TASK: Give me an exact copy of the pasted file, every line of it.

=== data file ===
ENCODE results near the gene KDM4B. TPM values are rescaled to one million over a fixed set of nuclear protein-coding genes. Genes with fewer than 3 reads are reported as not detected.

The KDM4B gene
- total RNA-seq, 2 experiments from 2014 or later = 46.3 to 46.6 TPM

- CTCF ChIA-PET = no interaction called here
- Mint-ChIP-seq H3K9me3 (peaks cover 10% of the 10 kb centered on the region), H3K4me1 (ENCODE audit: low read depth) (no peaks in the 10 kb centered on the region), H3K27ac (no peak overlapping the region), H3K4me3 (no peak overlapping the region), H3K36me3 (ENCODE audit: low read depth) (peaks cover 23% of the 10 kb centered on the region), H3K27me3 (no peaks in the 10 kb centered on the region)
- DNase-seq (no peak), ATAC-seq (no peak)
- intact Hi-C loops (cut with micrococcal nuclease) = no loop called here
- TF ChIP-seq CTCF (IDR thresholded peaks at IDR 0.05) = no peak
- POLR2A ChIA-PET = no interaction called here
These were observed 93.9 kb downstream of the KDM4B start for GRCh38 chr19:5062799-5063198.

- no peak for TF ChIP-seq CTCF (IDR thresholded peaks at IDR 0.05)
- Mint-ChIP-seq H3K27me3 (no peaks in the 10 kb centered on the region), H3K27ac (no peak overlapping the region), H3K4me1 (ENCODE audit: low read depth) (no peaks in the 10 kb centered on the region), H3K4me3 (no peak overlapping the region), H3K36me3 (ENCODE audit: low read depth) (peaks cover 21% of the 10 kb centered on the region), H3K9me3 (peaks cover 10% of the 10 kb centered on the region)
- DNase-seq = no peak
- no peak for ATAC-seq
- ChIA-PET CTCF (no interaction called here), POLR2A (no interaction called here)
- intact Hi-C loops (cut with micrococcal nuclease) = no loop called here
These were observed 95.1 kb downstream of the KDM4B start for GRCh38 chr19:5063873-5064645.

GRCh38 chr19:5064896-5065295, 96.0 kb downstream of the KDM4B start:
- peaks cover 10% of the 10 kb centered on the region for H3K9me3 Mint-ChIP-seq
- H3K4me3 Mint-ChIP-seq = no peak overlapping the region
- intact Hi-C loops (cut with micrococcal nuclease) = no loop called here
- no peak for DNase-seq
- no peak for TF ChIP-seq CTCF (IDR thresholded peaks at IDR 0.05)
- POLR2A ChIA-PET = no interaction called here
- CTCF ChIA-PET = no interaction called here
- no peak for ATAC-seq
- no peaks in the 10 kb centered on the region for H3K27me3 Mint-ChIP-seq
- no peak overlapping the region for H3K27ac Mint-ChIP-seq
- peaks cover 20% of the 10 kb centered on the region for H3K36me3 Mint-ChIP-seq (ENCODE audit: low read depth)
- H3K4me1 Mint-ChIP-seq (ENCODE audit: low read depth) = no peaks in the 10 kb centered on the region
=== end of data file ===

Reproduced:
ENCODE results near the gene KDM4B. TPM values are rescaled to one million over a fixed set of nuclear protein-coding genes. Genes with fewer than 3 reads are reported as not detected.

The KDM4B gene
- total RNA-seq, 2 experiments from 2014 or later = 46.3 to 46.6 TPM

- CTCF ChIA-PET = no interaction called here
- Mint-ChIP-seq H3K9me3 (peaks cover 10% of the 10 kb centered on the region), H3K4me1 (ENCODE audit: low read depth) (no peaks in the 10 kb centered on the region), H3K27ac (no peak overlapping the region), H3K4me3 (no peak overlapping the region), H3K36me3 (ENCODE audit: low read depth) (peaks cover 23% of the 10 kb centered on the region), H3K27me3 (no peaks in the 10 kb centered on the region)
- DNase-seq (no peak), ATAC-seq (no peak)
- intact Hi-C loops (cut with micrococcal nuclease) = no loop called here
- TF ChIP-seq CTCF (IDR thresholded peaks at IDR 0.05) = no peak
- POLR2A ChIA-PET = no interaction called here
These were observed 93.9 kb downstream of the KDM4B start for GRCh38 chr19:5062799-5063198.

- no peak for TF ChIP-seq CTCF (IDR thresholded peaks at IDR 0.05)
- Mint-ChIP-seq H3K27me3 (no peaks in the 10 kb centered on the region), H3K27ac (no peak overlapping the region), H3K4me1 (ENCODE audit: low read depth) (no peaks in the 10 kb centered on the region), H3K4me3 (no peak overlapping the region), H3K36me3 (ENCODE audit: low read depth) (peaks cover 21% of the 10 kb centered on the region), H3K9me3 (peaks cover 10% of the 10 kb centered on the region)
- DNase-seq = no peak
- no peak for ATAC-seq
- ChIA-PET CTCF (no interaction called here), POLR2A (no interaction called here)
- intact Hi-C loops (cut with micrococcal nuclease) = no loop called here
These were observed 95.1 kb downstream of the KDM4B start for GRCh38 chr19:5063873-5064645.

GRCh38 chr19:5064896-5065295, 96.0 kb downstream of the KDM4B start:
- peaks cover 10% of the 10 kb centered on the region for H3K9me3 Mint-ChIP-seq
- H3K4me3 Mint-ChIP-seq = no peak overlapping the region
- intact Hi-C loops (cut with micrococcal nuclease) = no loop called here
- no peak for DNase-seq
- no peak for TF ChIP-seq CTCF (IDR thresholded peaks at IDR 0.05)
- POLR2A ChIA-PET = no interaction called here
- CTCF ChIA-PET = no interaction called here
- no peak for ATAC-seq
- no peaks in the 10 kb centered on the region for H3K27me3 Mint-ChIP-seq
- no peak overlapping the region for H3K27ac Mint-ChIP-seq
- peaks cover 20% of the 10 kb centered on the region for H3K36me3 Mint-ChIP-seq (ENCODE audit: low read depth)
- H3K4me1 Mint-ChIP-seq (ENCODE audit: low read depth) = no peaks in the 10 kb centered on the region